Updated July 25, 2021
I wrote the original post under the above title in February 2020 just before the COVID-19 pandemic sets in. It referred to millions of deaths of animals due to massive wildfires in Australia. Then, I added an update in June 2020; at that time it was us – COVID19 gobbled 4,00,000 humans.
now, the world has aged one year from June 2020; the virus has claimed 10 times than the June 2020 total: Exactly 4,172,142 humans: 4.1 million!.
Can we comprehend that number? We simply cannot.
We have become numbed. Paul Slovic calls it “psychic numbing”. It is also called “compassion fatigue” or “compassion collapse”.
Paul Slovic, a research psychologist, captures the phenomenon succinctly in the following sentence;
The more who die, the less we care.Paul Slovic.
His 2007 essay The American Psychological Association begins with Mother Teresa’s famous quote; it is;
“If I look at the mass I will never act; if I look at the one I will”Mother Teresa
(Image under the license of Creative Commons Attribution-Share Alike 2.0 Germany; Attribution: Túrelio)
Updated June 12, 2020
In February 2020, I wrote the original blog post that appears below about koalas feared dead due to Australian wildfires. This is about a cognitive limitation of the human mind: “Collapse of compassion” or “compassion fatigue”.
I did not imagine writing an update on this post about the human tragedy: The COVID-19 pandemic a few months later.
I thought of writing an update to it because now we are experiencing the same “compassion fatigue” about 413,000 deaths of ours this time, not animals.
The original post: February 13, 2020
We know what happened in the recent wildfires in Australia; thousands of “koalas feared dead”. Can we imagine what thousands of deaths -more accurately “burnt to death” – look like?
It is not easy;
Instead, look at the above photo of a koala. It evokes strong emotions of love and affection.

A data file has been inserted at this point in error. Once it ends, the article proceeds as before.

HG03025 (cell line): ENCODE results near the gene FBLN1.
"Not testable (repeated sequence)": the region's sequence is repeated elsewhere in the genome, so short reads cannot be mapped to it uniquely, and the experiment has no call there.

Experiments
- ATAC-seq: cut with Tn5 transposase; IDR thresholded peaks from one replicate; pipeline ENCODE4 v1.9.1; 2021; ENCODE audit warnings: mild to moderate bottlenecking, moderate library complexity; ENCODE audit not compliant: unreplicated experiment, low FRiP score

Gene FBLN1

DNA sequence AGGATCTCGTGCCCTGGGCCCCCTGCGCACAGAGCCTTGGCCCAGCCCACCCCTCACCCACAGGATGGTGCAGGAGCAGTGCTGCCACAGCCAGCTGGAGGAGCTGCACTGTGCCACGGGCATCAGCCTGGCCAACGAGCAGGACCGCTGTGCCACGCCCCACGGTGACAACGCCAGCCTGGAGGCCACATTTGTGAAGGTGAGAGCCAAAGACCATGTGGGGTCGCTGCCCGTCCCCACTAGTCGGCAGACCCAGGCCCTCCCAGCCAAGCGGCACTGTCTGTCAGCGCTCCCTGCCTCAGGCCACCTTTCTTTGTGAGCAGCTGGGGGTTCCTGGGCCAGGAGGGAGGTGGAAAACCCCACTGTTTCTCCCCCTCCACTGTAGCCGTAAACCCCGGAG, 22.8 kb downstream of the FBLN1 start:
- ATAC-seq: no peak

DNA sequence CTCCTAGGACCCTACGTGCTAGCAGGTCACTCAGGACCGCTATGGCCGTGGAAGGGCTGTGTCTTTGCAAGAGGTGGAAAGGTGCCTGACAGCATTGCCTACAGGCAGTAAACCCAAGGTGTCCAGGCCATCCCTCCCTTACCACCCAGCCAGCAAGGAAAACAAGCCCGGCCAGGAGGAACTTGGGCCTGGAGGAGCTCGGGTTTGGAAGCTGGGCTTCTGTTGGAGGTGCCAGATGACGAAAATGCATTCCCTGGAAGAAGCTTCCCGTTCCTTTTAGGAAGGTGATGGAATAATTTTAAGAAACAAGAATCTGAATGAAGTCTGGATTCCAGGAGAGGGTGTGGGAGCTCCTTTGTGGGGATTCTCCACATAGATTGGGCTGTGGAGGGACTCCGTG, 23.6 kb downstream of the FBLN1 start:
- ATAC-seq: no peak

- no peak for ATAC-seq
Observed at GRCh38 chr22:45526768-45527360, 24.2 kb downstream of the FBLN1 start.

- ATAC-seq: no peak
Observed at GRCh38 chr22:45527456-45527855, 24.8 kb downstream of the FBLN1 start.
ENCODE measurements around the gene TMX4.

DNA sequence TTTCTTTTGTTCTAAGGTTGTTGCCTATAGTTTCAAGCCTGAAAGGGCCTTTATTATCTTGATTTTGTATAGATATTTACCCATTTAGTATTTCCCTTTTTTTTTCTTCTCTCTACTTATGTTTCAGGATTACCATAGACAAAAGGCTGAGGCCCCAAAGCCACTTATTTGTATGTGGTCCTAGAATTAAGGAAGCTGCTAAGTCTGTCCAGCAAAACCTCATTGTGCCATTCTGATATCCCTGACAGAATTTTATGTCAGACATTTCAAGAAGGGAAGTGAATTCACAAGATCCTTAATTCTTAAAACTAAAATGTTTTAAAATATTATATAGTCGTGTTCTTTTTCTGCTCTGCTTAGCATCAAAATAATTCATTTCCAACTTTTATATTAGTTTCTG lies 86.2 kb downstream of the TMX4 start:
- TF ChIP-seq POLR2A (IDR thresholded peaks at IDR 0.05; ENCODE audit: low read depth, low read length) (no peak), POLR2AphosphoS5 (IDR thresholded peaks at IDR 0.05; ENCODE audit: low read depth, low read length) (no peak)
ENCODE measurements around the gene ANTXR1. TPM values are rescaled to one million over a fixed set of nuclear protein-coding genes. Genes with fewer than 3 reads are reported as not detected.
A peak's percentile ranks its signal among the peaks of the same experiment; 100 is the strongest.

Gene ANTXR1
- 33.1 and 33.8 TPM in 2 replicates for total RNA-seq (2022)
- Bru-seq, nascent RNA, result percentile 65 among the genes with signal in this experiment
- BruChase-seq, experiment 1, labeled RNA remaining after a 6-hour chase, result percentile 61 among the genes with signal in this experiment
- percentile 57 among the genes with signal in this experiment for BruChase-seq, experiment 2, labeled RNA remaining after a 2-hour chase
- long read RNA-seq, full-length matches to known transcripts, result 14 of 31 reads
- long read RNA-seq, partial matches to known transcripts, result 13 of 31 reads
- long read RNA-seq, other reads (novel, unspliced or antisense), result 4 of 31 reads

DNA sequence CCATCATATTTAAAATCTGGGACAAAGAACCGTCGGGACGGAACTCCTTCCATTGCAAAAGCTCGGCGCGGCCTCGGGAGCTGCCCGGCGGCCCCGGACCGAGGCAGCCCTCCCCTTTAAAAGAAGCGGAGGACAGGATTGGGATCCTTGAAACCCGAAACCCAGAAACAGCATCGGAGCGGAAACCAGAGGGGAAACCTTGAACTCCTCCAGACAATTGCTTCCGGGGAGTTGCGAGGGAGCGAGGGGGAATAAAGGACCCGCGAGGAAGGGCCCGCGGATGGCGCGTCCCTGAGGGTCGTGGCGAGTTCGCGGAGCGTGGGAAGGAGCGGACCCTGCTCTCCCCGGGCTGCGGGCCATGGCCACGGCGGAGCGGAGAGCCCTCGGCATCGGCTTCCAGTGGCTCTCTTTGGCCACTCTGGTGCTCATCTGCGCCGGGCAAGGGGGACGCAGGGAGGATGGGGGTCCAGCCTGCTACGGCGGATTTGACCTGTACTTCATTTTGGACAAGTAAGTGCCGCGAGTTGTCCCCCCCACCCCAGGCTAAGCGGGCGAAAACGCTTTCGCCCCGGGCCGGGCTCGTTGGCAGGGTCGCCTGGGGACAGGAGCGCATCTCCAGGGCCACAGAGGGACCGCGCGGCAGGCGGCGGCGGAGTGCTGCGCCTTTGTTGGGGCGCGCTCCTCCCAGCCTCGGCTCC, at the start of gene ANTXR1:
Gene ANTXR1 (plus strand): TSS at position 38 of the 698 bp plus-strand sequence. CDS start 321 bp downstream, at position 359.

On October 17, 2018, Max Fisher wrote a thought-provoking article for The New York Times. It was about Jamal Khashoggi’s murder. It was titled “How one journalist’s death provoked a backlash that thousands dead in Yemen did not”.
It is a very interesting question.
Max sees a parallel in his question with the “infamous” saying of Joseph Stalin, a one-time Russian dictator; that was the title of this post:
Yemen has been experiencing the worst humanitarian crisis in the world. People are dying even from Cholera, a disease that does not exist in most parts of the world. Still, we give very little attention to it. But the gruesome alleged killing of one journalist held the world’s attention for months.
Furthermore, Max also reminds us how the body of a three-year-old Syrian boy brought the whole world’s eyes to the Syrian tragedy.
We can find more examples to support this phenomenon from history; two famous examples are the boat of no smiles from Vietnam, and the famine in Somalia. I do not want to add any more here. There are many more. These are gruesome.
Max explains the practical application of Stalin’s “theory”; that is why reporters begin their storytelling with one victim of a flood, famine, or any other major disaster. These stories attract our attention. And, then we go into details.
“Collapse of compassion” or “compassion collapse” are the terms used to explain this phenomenon.
What is the”Collapse of Compassion”?
This is a psychological phenomenon according to which our degree of compassion begins to vanish to the extent that the number of suffering rises.
It becomes harder for us to comprehend the suffering of large numbers; Instead, we can be compassionate with just one or two individual sufferings.
This is a paradox; it is not what we expect to happen.
I have found several other attractive phrases to describe this phenomenon: compassion fatigue, compassion apathy, and compassion fade.
This is a very big problem; weigh in this paradox against a mass-scale famine, genocide, or massive climate change issue.
How do people apply this knowledge in practice?
This is the most crucial part.
So, our compassion is limited. When a large number of individuals are in need, we tend to ignore them leading to inaction. That is human nature.
The answer is there; If you need people to donate, highlight index cases in need. Then, call for action reducing the amount of contribution to a few dollars. That is what exactly not-for-profit organizations are doing. You can appreciate it if you follow their tv advertisements very closely.
So, if we show just one or two koalas in need, it will be much more effective to motivate donors rather than showing thousands of koalas!
Are there other ways that we could apply the phenomenon in practice?